I believe strongly that wordless picture books should be studied within each year group. They allow for so much conversation, discussion, perspectives, analysis… so many wonderful benefits and they are inclusive of all learners and readers.
They are beautiful, poignant and heart felt. They need no words for their pictures tell the story.
When Migrants by Issa Watanabe arrived, I knew immediately this one would provoke a strong emotional reaction. I knew I would have to face harsh realities and a strong conviction that things need to change.
This wordless picture book is stunningly illustrated using an entirely black back ground with colourful swathes of clothing on the migrants and their journey. The scenery changes as they journey and the perils are heartfelt and real for the reader. By studying the faces and the body language I felt the fear, hunger, desperation and loss in each migrant. I could also feel the courage of the group, helping each other to cope, carry and continue.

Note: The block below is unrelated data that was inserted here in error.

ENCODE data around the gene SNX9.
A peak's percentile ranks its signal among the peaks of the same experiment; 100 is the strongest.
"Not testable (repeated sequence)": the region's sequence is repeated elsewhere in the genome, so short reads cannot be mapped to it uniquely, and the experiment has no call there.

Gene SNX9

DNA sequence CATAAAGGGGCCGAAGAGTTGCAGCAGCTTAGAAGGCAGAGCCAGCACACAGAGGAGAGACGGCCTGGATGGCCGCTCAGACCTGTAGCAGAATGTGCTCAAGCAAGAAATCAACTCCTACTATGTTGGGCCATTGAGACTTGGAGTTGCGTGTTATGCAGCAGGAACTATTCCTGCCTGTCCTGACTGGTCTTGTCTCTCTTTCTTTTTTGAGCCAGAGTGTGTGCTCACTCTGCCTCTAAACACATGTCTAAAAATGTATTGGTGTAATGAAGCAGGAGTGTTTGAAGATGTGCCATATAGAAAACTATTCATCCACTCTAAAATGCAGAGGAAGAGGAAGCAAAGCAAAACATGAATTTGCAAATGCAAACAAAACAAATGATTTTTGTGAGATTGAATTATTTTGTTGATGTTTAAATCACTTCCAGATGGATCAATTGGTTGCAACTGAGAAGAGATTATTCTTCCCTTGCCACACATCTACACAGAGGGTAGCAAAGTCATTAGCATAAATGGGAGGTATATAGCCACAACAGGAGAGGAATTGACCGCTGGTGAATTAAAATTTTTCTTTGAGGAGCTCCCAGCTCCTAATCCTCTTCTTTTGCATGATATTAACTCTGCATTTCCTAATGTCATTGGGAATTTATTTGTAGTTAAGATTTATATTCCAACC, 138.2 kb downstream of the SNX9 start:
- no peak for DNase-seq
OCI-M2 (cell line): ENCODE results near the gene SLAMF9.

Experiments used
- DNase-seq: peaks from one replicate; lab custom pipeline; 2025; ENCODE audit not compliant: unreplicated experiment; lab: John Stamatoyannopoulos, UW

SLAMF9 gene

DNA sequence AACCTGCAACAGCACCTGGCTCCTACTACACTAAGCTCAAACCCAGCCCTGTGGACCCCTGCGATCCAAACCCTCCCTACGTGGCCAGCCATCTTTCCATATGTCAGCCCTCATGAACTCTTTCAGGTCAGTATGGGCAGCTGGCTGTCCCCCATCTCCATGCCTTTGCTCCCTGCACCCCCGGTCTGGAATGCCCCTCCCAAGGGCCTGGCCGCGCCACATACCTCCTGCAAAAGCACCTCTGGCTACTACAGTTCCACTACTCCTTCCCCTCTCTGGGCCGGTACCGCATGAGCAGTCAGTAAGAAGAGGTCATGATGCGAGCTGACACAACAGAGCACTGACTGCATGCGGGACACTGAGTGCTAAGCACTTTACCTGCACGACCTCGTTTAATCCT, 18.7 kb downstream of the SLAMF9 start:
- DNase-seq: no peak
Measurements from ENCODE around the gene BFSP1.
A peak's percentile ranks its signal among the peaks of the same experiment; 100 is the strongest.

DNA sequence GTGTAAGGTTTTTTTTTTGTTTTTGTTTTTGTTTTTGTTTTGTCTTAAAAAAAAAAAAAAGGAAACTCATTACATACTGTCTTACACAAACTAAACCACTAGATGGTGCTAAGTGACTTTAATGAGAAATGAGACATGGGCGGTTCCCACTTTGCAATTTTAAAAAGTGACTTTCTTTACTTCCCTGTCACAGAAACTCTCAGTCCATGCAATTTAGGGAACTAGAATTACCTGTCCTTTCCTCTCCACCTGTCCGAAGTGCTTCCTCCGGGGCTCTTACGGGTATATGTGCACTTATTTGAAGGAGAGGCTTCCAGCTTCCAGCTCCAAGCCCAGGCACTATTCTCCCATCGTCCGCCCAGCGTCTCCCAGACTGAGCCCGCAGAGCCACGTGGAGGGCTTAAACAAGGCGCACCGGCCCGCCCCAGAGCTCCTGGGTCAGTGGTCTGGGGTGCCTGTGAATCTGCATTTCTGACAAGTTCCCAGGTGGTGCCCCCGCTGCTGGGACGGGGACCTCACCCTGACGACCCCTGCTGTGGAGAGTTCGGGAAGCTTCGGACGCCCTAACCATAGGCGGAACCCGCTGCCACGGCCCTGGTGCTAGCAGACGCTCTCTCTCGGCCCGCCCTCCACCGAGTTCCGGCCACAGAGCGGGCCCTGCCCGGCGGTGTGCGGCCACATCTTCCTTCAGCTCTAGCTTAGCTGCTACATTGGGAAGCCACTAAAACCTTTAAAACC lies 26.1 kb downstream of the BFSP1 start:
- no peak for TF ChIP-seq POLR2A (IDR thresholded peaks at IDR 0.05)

What they are fleeing from could be guessed and discussed at great length …we know only their journey and part of the destination for some, as death literally follows them and takes where he can, though it is done with love through the images.
My photos do no justice to the beauty of this book. It is heartfelt, harrowing and honest on every page and in every face within the book. I love the use of animals, their various sizes, shapes and distinctive qualities making the point that anyone could be a migrant, the choice does not belong to one race or culture. It is one bred of necessity and fear.
A striking book that should be in classrooms, perhaps used in conjunction with The Suitcase by Chris Naylor-Ballesteros and When Stars Are Scattered by Victoria Jamieson and Omar Mohamed. The Journey by Francesca Sanna, My Name is Not Refugee by Kate Milner and The Day the War Came by Nicola Davies could also be important books to share alongside Migrants.